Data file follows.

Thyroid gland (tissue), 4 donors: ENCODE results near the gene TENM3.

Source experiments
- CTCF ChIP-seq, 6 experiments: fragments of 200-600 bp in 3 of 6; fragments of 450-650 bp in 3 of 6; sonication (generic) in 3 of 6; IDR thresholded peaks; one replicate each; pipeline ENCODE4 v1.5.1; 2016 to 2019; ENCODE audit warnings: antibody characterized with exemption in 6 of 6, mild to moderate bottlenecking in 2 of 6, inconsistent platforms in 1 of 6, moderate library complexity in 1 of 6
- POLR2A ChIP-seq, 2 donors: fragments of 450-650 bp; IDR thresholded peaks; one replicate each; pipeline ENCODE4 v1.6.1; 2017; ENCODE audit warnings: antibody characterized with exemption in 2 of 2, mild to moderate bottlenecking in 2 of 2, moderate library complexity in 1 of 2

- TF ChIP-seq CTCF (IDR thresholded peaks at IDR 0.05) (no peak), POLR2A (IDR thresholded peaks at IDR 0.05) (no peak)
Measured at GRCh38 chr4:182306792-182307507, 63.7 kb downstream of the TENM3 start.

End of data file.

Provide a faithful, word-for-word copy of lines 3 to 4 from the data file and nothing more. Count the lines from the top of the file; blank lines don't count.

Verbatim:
- CTCF ChIP-seq, 6 experiments: fragments of 200-600 bp in 3 of 6; fragments of 450-650 bp in 3 of 6; sonication (generic) in 3 of 6; IDR thresholded peaks; one replicate each; pipeline ENCODE4 v1.5.1; 2016 to 2019; ENCODE audit warnings: antibody characterized with exemption in 6 of 6, mild to moderate bottlenecking in 2 of 6, inconsistent platforms in 1 of 6, moderate library complexity in 1 of 6
- POLR2A ChIP-seq, 2 donors: fragments of 450-650 bp; IDR thresholded peaks; one replicate each; pipeline ENCODE4 v1.6.1; 2017; ENCODE audit warnings: antibody characterized with exemption in 2 of 2, mild to moderate bottlenecking in 2 of 2, moderate library complexity in 1 of 2